Google has responded to competing initiatives from Microsoft and OpenAI by making its AI chatbot Bard available to the general public. Before being introduced to more nations, Bard will be made available to a select group of users in the US and the UK who are on a waiting. The measure is a part of Google’s “code red” response to the public uproar produced by the public interactions of OpenAI’s ChatGPT, which was released in November.
By restricting the amount of user-chatbot interaction, Google is also taking a lesson from ChatGPT’s mistakes and its own Bard example. This is a hint to the recent propensity of AI to produce false or erroneous information. In addition, Google provides access to Bard via a website unrelated to its search engine.
In order to increase consumer engagement and service, tech businesses are putting a lot of effort into developing AI chatbots. The technique is not without problems, though. A history function on ChatGPT was recently deactivated by OpenAI after a flaw permitted some users to view portions of conversations from other users. This emphasises how crucial it is to protect users’ security and privacy when creating AI chatbots.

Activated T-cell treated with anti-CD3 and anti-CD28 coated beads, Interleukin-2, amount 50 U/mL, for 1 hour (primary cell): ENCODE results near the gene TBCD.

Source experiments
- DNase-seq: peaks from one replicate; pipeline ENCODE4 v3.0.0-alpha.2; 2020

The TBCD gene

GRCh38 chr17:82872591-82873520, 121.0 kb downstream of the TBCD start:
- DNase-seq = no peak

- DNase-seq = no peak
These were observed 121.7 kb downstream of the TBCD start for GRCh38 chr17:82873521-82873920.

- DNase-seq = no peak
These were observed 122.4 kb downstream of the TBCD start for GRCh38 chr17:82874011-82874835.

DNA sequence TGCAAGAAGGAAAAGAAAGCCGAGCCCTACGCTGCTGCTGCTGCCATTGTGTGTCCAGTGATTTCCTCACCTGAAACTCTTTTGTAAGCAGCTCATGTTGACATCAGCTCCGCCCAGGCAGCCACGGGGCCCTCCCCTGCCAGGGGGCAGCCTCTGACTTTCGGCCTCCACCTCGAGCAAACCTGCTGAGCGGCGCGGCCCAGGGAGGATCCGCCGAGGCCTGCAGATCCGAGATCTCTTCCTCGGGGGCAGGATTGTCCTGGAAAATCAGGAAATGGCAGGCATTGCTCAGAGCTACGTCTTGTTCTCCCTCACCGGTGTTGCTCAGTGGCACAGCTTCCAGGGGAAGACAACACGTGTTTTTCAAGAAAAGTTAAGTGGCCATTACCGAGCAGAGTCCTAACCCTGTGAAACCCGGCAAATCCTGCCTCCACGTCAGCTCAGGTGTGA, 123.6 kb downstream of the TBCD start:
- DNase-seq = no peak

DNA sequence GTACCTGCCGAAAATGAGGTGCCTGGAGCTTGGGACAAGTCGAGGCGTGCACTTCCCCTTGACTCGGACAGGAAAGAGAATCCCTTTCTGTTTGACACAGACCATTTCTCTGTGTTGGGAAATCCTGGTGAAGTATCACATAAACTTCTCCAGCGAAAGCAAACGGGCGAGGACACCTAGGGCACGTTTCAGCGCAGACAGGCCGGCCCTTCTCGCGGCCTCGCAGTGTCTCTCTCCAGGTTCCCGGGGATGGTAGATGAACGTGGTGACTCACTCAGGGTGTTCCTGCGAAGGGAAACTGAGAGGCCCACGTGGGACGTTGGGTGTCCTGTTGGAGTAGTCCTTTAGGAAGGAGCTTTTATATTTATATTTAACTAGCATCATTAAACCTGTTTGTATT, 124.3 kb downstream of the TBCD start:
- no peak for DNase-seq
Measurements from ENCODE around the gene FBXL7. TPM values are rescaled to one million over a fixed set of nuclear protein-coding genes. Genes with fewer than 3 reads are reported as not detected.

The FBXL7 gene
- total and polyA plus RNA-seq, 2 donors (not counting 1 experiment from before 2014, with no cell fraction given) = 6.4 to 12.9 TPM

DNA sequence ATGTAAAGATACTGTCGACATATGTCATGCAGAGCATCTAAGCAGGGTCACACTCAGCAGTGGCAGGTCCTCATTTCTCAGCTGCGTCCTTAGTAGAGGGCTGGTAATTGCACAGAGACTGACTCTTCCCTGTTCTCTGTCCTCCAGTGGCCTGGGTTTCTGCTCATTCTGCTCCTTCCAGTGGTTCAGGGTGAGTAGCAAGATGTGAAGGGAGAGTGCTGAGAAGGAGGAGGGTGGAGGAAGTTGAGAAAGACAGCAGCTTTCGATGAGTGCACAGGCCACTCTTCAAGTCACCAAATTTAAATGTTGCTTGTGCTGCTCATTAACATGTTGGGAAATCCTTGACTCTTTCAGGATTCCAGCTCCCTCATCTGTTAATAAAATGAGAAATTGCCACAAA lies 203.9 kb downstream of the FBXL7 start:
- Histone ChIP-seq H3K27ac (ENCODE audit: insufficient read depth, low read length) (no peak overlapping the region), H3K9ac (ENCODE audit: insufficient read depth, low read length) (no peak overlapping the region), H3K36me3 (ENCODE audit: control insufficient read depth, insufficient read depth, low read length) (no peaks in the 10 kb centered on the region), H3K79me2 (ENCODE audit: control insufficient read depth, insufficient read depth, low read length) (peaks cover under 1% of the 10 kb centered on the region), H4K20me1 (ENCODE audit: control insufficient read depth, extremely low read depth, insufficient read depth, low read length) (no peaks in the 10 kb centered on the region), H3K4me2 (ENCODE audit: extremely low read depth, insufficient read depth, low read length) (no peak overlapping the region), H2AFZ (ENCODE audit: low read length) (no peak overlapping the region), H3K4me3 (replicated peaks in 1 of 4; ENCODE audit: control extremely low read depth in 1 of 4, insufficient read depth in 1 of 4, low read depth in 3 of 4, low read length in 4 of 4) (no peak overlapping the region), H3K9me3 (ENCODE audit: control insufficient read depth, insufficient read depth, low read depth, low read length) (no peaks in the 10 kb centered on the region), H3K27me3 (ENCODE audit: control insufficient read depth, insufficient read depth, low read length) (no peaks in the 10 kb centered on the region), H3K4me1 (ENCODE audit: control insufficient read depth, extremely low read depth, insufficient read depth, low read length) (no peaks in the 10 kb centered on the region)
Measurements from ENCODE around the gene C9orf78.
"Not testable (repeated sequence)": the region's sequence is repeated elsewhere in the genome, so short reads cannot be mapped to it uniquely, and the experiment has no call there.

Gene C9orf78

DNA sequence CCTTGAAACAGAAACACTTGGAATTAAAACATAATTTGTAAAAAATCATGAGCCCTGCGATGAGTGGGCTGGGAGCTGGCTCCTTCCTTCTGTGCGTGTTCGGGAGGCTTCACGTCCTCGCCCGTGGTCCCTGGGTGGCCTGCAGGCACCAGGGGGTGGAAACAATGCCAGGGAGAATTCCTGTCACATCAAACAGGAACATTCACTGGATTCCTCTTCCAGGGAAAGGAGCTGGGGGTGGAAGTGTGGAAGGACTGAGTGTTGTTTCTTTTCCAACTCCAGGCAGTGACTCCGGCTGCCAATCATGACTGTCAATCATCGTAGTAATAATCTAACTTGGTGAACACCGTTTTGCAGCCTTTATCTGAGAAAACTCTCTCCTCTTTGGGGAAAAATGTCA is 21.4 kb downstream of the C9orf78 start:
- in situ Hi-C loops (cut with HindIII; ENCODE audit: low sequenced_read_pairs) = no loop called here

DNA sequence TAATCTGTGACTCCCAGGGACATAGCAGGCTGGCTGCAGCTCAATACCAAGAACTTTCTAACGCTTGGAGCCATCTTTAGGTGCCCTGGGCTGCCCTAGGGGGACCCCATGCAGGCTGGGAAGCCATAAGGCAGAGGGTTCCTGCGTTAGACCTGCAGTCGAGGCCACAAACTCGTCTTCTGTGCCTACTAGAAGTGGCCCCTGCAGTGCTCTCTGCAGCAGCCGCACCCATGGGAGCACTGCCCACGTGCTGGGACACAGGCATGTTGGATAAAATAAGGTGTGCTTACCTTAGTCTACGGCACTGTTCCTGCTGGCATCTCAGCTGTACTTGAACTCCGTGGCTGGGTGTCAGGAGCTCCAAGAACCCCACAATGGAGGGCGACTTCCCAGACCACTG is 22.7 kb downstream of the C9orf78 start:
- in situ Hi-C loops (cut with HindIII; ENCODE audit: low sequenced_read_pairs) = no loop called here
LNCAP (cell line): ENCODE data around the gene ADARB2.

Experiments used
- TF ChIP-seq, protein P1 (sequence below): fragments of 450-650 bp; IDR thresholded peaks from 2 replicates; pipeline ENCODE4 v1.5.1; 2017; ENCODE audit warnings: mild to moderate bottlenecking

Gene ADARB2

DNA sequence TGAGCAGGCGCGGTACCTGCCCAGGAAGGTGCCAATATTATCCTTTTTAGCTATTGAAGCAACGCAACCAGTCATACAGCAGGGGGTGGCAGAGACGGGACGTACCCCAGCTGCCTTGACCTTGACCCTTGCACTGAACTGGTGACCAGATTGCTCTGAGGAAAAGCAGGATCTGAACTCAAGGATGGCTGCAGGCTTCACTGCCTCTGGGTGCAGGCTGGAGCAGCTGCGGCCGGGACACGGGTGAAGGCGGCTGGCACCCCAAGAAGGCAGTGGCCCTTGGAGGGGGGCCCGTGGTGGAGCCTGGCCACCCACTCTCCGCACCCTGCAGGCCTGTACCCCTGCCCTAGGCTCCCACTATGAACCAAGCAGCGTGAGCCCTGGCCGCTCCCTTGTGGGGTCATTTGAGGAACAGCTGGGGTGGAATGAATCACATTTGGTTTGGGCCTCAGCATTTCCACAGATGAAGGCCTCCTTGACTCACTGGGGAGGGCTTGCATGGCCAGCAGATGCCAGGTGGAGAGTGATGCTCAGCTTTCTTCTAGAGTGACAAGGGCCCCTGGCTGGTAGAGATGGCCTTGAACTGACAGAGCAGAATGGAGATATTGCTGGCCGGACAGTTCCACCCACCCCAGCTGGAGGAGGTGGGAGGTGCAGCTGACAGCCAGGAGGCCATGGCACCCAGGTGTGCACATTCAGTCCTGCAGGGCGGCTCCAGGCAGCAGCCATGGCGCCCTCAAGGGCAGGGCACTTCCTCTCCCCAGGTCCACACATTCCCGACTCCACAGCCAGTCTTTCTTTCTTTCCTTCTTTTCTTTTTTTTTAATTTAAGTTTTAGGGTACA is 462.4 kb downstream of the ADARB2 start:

It will be interesting to watch if Google can compete with OpenAI and Microsoft after making the risky decision to enter the AI chatbot industry with Bard. Bard’s restricted availability to a small group of customers shows that Google is approaching the technology with caution and possibly learning from its rivals’ errors.
Chatbots are anticipated to advance in sophistication and become more common as AI continues to develop. The creation of these tools, nevertheless, must be done responsibly and with the utmost regard for the security and privacy of users. The introduction of Bard by Google is a positive development, but there is still much to be done to make the technology successful.